May 6, 2010 in Sports

No sense in putting roots down if you coach the Chiefs

By The Spokesman-Review
 

It says something that Spokane goes through hockey coaches at a more rapid clip than it changes mayors.

The next guy behind the bench of the Spokane Chiefs will be the fifth in 10 years. The good news for potential applicants is that if they procrastinate in getting their resumés updated, general manager Tim Speltz will reopen the job about the time they finally get around to it.

This is not to make light of the de facto firing this week of Hardy Sauter, the first former Chiefs player to take on the job and a good and devoted soldier who won 90 games in two years. It’s a divorce that could not have gone down easily for either party – even as it was the right thing to do.

But it is another head-shaking commentary on hockey’s transitory culture, in which players leave home at 14 to begin their journey to the NHL – or the loop back to the prairie farm – and teenagers get traded like pork bellies, and signing up for direct deposit is as close as a coach gets to putting down roots.

As for the firing itself, Speltz couched it as a look to the future rather than a reaction to “our didn’t dos.”

“We’re at the start of another cycle, which can be very exciting in junior hockey,” he said, “to watch a group develop and mature together. And we’re looking for a guy who can teach, mentor and develop a younger group of players.”

By the way, the literal translation for “another cycle” is “fifth place here we come.”

But in trying to explain why Sauter wasn’t the right nursemaid for this next cycle, all Speltz could do was cite the obvious playoff swoons of the past two seasons – the adjustments that didn’t get made and in particular the failure to leverage the home-ice hammer even once last month against Portland. It’s not unreasonable to conclude that it’s risky to entrust the indoctrination of youngsters to a coach that didn’t get the best out of established players, so let’s just call Sauter’s original promotion what it was.

A mistake.

Yes, that’s easy enough to say in hindsight, but there were doubts even at the time. The Chiefs were fresh off winning the Memorial Cup when coach Bill Peters quite appropriately lunged at his chance to coach in the pros. Speltz didn’t want to upset that particular momentum. But in motivating, disciplining and strategizing for teenagers with a shiny ring and a notion they have little left to prove in juniors, who’s going to have more cachet and a stronger voice? The assistant who’s never been a head coach at this level? A former WHL head coach? Someone from the pros?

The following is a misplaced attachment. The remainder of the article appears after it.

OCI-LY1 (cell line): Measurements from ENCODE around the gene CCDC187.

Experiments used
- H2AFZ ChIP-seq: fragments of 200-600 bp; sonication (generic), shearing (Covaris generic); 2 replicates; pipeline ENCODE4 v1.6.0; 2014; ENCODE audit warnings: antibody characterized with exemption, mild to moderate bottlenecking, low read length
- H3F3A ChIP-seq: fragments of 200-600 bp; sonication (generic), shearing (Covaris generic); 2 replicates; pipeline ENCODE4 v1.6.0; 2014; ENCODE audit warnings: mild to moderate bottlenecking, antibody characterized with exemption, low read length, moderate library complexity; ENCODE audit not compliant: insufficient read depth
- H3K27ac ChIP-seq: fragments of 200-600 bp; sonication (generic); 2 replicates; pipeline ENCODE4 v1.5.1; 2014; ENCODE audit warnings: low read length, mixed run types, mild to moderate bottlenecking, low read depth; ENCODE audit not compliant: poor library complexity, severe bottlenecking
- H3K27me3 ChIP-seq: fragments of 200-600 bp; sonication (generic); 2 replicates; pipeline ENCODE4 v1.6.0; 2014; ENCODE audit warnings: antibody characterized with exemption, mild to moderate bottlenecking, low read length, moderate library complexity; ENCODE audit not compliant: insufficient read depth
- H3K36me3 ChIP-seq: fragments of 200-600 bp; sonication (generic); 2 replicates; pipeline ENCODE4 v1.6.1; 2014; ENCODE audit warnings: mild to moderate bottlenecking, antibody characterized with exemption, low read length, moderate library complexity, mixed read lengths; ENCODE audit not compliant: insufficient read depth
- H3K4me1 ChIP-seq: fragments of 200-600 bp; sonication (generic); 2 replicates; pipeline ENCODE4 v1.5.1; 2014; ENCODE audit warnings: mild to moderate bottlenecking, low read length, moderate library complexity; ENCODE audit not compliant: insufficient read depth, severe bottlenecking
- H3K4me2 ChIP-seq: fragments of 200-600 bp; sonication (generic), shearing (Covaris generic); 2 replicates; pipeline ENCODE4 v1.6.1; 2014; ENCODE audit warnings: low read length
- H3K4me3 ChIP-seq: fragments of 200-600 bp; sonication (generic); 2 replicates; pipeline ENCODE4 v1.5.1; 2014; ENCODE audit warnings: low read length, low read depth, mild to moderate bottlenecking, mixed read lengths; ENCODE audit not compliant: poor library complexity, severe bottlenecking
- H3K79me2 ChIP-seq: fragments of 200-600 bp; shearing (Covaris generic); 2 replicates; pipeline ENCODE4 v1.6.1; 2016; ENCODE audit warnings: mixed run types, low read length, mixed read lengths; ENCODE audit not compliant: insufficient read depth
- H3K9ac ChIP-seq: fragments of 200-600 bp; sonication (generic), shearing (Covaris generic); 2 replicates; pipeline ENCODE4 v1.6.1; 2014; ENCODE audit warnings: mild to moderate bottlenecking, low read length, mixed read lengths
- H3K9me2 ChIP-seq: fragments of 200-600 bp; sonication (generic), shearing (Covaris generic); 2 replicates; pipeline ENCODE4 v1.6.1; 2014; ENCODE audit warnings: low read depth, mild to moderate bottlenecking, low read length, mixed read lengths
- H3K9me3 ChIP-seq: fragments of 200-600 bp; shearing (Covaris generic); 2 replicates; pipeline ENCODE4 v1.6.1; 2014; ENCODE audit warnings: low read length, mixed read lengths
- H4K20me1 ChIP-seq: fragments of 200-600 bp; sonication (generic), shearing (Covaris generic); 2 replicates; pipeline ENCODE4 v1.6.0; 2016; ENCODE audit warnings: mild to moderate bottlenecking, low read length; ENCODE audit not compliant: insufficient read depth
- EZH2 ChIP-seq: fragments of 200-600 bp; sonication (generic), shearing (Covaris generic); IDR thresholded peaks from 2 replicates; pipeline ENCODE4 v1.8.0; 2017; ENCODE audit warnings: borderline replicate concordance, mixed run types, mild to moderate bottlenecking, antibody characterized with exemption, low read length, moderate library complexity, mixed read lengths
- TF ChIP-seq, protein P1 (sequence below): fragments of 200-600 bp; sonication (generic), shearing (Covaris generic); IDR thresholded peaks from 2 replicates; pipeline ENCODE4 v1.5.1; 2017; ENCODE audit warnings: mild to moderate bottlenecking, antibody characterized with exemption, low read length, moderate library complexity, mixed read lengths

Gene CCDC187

That the change happened three weeks before training camp drained the candidate pool some. But while Speltz insists that he’s “not afraid” to hire a coach with pro experience – and he did a decade ago with Perry Ganchar – his reluctance does show.

“A few years back we had a chance to hire Paul MacLean, who’s now an assistant coach with the (Detroit) Red Wings,” he said. “I talked to Don Hay who told me if he got the Calgary Flames job, he was taking Paul with him. So we could have hired him in June and have Don take him in July. Well, it didn’t work out for Paul that time, but the next year he’s in the NHL.

“Everything has to be a fit. Some teams have had real good runs with ex-NHL coaches, but typically those guys have one thing on their minds.”

Sure. On the other hand, Hardy Sauter is done after two years, too.

And that’s the unsettling part – none of the last four Chiefs coaches has lasted beyond three seasons. Three times that was the organization’s call – a pretty significant “oops” percentage. That’s not drastically above the league’s turnover average for the last decade, but it is among the franchises that have won Memorial Cups or WHL titles in that time. And you wonder if the best candidates out there are giving the Chiefs due consideration, or if things like money or a voice in the organization become issues.

“You like to think you can always find the next Mike Babcock or Bill Peters,” Speltz said. “One thing when you start a new cycle like this, you’d like to ensure that the coach is going to be there three or four years for you, but you can’t control their opportunities. Like it or not, it’s a developmental league for coaches, too.”

And a disposable league, for better or worse.


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